The concept of circuit bending -- altering the internal circuits of electronic devices like keyboards, drum machines, and kids' toys to create new musical instruments -- was first conceived by Reed Ghazala in 1966 when he noticed that a short-circuiting toy amp in his desk was making sounds.
Since then, circuit bending has become a core part of the culture of electronic tinkerers, and Ghazala himself has created experimental instruments for world-class musicians like Peter Gabriel and Tom Waits.
To celebrate this unique way of creating instruments, Moogfest -- a festival of electronic arts and music held regularly in Asheville, N.C. -- launched a circuit-bending competition. The rules this year were simple: competitors could spend only up to $70 and the "bent" instrument had to be battery-powered.
This device, by entrant Rebecca Baxter, beat that budget by $50, coming in at just $20 for parts. It uses a simple "Genie" pocket calculator as its input device and, through the use of two capacitors, some wire, switches, and an audio jack, it turns boring numerical inputs into sweet synth sound.
Find out more about this Moogfest 2014 circuit-bending entry here.
This entry from the Drunkard Crickets, a self-described "group of Chilean circuit benders," turns the infrared output of a Sony TV remote control into sounds that you activate by placing your hands on or near the metal plates. The device, which does in fact make sounds like the plaintive song of a pack of deranged robotic crickets, also came in way under budget, costing just $20 for the remote, speaker, cable, and battery (excluding the cost of the metal plates, which were recycled).
Find out how to build your own instrument from a TV remote control here.
If you think you need an engineering degree to create your own circuit bends, this project could change your mind. It was created using a Kawasaki toy guitar, and in the instructions on how to make your own, the inventor, who names himself only as Trazmick (or Connor in his video), says, "Take your gator clips and poke around on the circuit board(s) while triggering sounds by pressing some of the toy's buttons. Listen for anything weird or that sounds good. When you find a bend or any new connection between two points on the circuit board that makes a cool, new sound, clip the gator clips to that point on the circuit board and experiment by placing a potentiometer between the two points. Try and find a pot that controls the effect of the bend. Try placing switches between the bend as well to be able to turn the bend on and off. "
So basically, just wire things together till you get a sound you like and make those connections permanent. Sounds like something most of us could handle, eh?
More pictures and information on the toy guitar bend here.
Stephen Barnwell, a student from North Carolina State University's Mechatronics program in Moogfest's home city of Asheville, N.C., created his circuit bend with the goal of adding a visual element to the device. So he mashed up an old Atari 2600 video game console with a cheap Casio keyboard to create what he has called his "Cataritone" – a device that morphs the video output of classic Atari games in accordance with what someone plays on the keyboard. His creative mod earned him fourth place in the competition.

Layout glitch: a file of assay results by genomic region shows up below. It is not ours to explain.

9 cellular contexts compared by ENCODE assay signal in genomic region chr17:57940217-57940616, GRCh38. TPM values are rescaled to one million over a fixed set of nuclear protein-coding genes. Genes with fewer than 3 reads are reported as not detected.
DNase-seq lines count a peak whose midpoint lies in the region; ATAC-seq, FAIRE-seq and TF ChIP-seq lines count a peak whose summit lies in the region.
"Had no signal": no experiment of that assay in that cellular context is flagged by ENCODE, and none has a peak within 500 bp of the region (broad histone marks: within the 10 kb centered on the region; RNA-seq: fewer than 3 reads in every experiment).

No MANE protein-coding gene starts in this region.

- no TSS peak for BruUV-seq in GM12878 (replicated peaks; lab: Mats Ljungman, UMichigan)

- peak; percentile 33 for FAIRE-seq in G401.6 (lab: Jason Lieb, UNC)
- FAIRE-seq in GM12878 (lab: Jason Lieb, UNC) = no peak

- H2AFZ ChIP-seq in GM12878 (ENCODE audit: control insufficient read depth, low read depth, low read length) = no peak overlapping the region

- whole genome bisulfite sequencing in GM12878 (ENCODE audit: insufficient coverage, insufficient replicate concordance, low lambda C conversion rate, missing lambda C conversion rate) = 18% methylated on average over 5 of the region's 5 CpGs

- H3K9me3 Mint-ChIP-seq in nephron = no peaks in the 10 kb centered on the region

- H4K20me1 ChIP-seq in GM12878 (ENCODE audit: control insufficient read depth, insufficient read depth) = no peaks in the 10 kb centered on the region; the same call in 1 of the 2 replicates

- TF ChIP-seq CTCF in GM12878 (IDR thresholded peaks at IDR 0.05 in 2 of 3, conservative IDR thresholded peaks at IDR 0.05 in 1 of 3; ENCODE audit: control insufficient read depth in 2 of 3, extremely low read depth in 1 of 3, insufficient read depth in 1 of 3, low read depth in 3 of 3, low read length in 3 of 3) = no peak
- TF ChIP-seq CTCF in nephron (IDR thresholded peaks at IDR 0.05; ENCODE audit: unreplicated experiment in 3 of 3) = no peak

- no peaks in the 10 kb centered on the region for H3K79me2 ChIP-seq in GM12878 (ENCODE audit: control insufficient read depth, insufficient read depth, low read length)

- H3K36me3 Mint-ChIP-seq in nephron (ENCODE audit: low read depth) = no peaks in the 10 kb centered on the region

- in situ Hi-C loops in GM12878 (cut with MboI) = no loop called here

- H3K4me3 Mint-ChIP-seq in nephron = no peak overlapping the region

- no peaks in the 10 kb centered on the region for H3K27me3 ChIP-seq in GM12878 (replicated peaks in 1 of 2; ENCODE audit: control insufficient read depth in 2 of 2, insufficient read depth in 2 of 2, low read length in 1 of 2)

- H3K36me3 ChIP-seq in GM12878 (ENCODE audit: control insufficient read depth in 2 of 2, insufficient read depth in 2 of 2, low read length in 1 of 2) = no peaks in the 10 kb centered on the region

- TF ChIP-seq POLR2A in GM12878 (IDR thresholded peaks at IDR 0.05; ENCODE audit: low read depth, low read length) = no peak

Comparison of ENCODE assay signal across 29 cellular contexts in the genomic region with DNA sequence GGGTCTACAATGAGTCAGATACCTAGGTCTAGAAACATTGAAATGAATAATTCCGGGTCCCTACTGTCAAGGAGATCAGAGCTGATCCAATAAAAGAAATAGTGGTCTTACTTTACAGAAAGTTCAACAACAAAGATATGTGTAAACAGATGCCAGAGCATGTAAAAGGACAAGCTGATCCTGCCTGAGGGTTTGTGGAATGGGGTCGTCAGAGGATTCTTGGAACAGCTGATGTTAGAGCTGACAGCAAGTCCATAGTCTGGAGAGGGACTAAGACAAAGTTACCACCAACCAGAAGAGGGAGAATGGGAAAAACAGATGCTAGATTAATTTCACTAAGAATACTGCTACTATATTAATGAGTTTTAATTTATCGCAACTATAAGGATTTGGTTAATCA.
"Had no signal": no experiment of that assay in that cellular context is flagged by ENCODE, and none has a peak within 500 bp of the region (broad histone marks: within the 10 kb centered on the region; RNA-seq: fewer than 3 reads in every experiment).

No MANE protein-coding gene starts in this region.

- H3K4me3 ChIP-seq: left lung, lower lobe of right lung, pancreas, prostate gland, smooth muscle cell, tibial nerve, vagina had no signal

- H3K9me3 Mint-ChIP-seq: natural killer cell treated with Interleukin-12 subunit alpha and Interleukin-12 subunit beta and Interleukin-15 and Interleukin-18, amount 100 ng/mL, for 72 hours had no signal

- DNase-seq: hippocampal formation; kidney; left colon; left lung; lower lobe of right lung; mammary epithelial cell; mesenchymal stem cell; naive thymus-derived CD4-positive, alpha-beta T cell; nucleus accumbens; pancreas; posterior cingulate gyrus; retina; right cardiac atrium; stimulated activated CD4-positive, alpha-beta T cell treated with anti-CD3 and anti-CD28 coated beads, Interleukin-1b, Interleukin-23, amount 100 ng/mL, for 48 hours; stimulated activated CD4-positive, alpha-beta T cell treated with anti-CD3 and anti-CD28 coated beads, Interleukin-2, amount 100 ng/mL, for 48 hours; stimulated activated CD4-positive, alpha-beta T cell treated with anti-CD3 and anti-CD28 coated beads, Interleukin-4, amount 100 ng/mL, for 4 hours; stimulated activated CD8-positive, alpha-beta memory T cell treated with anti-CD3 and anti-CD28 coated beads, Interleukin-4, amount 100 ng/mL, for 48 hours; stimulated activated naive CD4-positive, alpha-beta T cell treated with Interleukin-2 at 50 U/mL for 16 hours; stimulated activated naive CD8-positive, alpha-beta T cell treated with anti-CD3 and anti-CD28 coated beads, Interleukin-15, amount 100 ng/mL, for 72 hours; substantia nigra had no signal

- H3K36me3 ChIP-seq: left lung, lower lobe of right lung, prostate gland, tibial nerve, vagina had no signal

California native Mike Sisk pulled a variety of elements together to create his bend, which earned him third place in the competition. His device is created from a toy Kawasaki/Remco electric guitar, a toy voice changer, and a kid's cassette player. The case in which he neatly arranged all these components spent its former life as a barbecue tool holder. Although his device only garnered him a third-place win, the judges felt that the way in which he neatly packaged such a disparate collection of gear could serve as a model for other benders in the future.
See Sisk's video here.
Actually, calling this invention simply "helmet bend" does it a disservice. The real name chosen by its maker is: "C. Freddi's Super Sonic Circuit Bending Helmet: A Reflective, Transmodern Statement on The Creative Culture of Hardware Hacking, The Socioeconomic and Environmental Necessity of Using Sustainable Resources, and The Nature and Extent of Interactivity and Community Influence, 2014."
It was the only one of the finalists that could be worn, and that no doubt helped propel it into second place.
The device is made from a modified Yamaha QY-10t MIDI sequencer and employs a helmet-mounted microphone to convert voice input into fuzzy synthesized sound.
To make his grand-prize-winning circuit bend, George Gleixner, a 23-year-old University of Virginia graduate, started with a Hing Hon EK-001, a small Chinese-built children's keyboard. To this he added a large plexiglass control panel containing a series of bends, including distortions, glitches, various modulations, three low-frequency oscillators, video inputs and outputs, and the coolest part of all -- optical theremins to give the machine that real sci-fi sound.
Check out his whole process here.